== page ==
If you're coming here fresh out of high school, I think it's fair to warn you that the general coursework will hurt you. Out of all the things I've learned at this University, "weeding out" students appears to be the town motto. Bottom line, Mizzou brings in too many students, all the time. It brings in more students than it has space for, to the point where some students are forced to room in dorm LOBBIES rather than having their own rooms. So the solution? Well, not to digress, but first, expect to be living off-campus your second year, not usually by choice. A lot of students will have you believe they want to live off-campus, and for some it may be true (tuition costs are RIDICULOUS when it comes to food and dorm prices, and if you're not getting financial aid, it can be a big bill), but I didn't have much choice in the matter. There are 800 contracts for upperclassmen who want to live in dorms, and by 7:30 that day (contracts are available at 7), they're gone already. So, be prepared to do some house shopping. Fair warning: the student-ready apartment complexes are as awful as if they were on campus, rent will usually be $500 and up if you're expecting a shuttle (for a single room in a 4br apartment, so bring a car) and staff for the most part will vary in friendliness but almost always be disdainful and unhelpful when it comes to issues.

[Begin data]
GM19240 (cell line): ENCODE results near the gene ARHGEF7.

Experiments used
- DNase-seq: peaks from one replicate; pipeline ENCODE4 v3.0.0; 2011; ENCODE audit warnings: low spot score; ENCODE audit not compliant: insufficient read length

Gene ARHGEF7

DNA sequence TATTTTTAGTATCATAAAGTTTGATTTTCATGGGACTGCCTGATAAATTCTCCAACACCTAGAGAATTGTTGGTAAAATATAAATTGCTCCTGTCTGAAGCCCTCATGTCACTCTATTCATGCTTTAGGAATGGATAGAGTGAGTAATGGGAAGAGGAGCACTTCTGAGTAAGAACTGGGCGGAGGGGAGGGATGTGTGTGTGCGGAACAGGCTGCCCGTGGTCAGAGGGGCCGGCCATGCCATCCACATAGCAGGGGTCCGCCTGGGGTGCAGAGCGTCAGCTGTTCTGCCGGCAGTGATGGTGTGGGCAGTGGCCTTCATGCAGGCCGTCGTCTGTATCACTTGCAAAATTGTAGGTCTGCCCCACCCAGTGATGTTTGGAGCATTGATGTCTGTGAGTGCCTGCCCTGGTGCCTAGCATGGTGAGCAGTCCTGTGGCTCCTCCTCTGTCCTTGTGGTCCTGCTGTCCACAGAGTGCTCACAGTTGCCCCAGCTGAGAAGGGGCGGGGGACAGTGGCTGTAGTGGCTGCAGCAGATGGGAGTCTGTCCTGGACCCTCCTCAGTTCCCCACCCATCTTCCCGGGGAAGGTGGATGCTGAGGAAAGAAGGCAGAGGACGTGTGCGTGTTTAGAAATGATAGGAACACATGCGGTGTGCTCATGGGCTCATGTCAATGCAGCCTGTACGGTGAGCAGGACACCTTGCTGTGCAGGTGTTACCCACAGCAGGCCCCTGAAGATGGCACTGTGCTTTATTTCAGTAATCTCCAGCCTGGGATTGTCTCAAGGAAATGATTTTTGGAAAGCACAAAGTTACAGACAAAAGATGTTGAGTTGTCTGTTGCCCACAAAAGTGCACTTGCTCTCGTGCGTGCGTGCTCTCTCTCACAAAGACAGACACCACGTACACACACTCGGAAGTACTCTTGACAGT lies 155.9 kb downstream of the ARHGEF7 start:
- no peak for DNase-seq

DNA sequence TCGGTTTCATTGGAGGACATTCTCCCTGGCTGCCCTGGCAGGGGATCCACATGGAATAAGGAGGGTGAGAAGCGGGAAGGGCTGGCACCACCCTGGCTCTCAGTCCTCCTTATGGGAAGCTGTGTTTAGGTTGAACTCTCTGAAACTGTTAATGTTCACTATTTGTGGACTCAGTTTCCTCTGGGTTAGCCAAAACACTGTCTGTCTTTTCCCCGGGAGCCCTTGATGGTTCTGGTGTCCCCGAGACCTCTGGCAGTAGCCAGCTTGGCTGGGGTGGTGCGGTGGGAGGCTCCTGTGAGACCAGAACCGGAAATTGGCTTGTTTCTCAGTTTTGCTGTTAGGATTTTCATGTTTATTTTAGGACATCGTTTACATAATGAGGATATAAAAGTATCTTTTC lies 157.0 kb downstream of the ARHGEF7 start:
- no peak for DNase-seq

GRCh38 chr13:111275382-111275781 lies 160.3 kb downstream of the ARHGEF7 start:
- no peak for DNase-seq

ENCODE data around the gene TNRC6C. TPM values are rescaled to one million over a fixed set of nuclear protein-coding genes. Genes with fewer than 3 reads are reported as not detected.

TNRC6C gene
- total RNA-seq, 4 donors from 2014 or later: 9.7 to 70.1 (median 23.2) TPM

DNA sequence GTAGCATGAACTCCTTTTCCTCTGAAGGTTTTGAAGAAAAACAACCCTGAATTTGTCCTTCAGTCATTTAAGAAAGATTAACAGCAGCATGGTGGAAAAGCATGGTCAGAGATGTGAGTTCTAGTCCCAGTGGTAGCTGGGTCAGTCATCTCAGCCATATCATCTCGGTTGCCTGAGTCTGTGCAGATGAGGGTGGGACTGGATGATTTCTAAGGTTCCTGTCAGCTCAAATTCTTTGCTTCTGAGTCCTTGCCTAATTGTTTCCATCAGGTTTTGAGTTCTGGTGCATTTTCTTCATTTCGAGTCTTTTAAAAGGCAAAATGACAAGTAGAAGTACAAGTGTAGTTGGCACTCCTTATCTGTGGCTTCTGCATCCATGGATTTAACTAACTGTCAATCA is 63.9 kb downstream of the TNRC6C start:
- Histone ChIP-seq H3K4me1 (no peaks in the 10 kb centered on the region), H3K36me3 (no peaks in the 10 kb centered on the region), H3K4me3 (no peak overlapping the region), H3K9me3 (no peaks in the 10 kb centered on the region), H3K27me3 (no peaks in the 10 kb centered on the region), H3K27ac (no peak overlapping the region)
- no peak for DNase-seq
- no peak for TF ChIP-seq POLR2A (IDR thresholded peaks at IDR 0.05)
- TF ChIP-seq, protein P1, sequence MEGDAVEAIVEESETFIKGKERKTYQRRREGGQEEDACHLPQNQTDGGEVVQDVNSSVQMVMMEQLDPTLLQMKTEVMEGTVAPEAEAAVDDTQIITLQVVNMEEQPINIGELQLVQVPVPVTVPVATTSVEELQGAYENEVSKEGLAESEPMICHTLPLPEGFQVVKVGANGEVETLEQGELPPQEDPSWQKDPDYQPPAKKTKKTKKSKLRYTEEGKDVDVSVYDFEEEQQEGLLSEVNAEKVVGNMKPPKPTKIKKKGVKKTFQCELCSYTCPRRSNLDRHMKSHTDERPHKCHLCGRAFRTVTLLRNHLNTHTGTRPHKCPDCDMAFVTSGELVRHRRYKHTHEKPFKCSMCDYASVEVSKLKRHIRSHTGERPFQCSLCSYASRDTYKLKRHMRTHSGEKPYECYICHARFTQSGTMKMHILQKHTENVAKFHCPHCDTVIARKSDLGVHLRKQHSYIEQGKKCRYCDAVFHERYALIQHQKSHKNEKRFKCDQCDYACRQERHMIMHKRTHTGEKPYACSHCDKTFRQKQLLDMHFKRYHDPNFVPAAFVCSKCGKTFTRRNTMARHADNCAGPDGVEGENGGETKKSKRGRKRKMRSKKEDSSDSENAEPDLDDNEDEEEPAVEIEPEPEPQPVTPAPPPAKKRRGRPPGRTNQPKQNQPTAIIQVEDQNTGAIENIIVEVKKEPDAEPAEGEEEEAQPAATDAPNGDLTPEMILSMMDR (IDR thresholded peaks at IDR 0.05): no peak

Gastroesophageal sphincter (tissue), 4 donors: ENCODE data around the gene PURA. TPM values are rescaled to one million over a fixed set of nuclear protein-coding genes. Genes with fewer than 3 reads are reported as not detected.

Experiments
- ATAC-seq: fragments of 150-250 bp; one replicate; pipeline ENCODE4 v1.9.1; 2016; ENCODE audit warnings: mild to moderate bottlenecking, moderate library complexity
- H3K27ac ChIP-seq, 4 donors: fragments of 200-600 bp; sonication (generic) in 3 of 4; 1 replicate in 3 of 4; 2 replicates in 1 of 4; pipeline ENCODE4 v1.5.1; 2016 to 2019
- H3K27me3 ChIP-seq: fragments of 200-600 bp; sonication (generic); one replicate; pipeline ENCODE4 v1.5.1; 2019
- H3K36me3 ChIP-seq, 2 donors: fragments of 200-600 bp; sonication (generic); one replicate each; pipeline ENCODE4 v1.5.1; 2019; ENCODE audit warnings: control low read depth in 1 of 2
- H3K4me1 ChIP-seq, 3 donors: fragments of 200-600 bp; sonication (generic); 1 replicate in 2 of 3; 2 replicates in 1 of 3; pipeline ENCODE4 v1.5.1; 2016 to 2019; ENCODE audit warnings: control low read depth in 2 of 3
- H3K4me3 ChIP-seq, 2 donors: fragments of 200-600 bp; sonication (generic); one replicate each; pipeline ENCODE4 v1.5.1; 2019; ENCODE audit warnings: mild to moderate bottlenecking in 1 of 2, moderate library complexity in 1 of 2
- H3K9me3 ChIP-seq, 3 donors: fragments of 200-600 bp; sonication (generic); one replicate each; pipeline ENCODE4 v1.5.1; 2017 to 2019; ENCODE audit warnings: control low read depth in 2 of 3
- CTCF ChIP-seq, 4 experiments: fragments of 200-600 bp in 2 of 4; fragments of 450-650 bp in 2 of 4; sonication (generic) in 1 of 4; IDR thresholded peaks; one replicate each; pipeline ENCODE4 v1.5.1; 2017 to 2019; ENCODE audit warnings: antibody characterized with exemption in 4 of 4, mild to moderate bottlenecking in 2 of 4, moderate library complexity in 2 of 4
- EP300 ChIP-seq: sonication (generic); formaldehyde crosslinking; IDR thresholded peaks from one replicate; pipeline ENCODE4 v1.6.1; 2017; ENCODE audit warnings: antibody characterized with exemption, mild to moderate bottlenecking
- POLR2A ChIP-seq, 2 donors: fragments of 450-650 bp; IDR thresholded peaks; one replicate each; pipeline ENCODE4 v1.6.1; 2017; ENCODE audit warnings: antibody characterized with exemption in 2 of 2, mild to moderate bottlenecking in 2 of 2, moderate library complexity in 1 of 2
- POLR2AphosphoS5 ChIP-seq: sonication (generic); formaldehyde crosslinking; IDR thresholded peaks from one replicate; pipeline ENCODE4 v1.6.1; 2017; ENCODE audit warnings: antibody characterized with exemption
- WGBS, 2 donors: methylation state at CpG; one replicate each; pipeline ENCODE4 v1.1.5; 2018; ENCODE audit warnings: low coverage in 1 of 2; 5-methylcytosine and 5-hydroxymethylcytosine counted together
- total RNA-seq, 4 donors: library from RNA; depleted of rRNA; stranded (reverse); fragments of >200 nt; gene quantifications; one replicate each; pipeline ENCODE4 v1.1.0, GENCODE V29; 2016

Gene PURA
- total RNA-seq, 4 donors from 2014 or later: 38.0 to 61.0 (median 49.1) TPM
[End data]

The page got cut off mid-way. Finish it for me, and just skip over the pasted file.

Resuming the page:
Anyway! If you're a freshman (through however many semesters you need to finish your generals), expect to be challenged, and not in the fun, interesting, educational way, but in the way that even though you have 18 hours worth of classes, your professors will all expect you to study their course material 2-6 hours a night, preferably after their lecture. And, well, we all know that isn't feasible, ESPECIALLY if you have some sort of job that you need to pay off bills, but oh well! I remember getting reading assignments for PHYSICS, of all things. We were expected to look over our notes and do hours worth of practice problems for at LEAST two hours after lecture. That, along with a relatively challenging math class that expected the same amount of attention, and I was ready to tear my hair out. And that was just TWO of my five classes. If the hours don't break you, the book costs might. I've heard of people breaking down and crying, literally, because they can't afford their /absolutely necessary/ required $300 geography text from the bookstore which is not available to rent. If you're a freshman, don't worry - you're usually first come, first serve if you want to get Early Bird (which is a lot like closing your eyes and waiting for someone to shoot an apple off of your head since more often than not, you'll get all new books), but after that? You're on your own! Hope you get their early. Also expect to never crack that book in your life, even though it was totally necessary and important and required, absolutely. For your reading that will probably only barely correlate with the notes your professor will give you to follow. At least, you can only hope. Sometimes, your professors will give you a bare outline, and good luck remembering that when exams come along!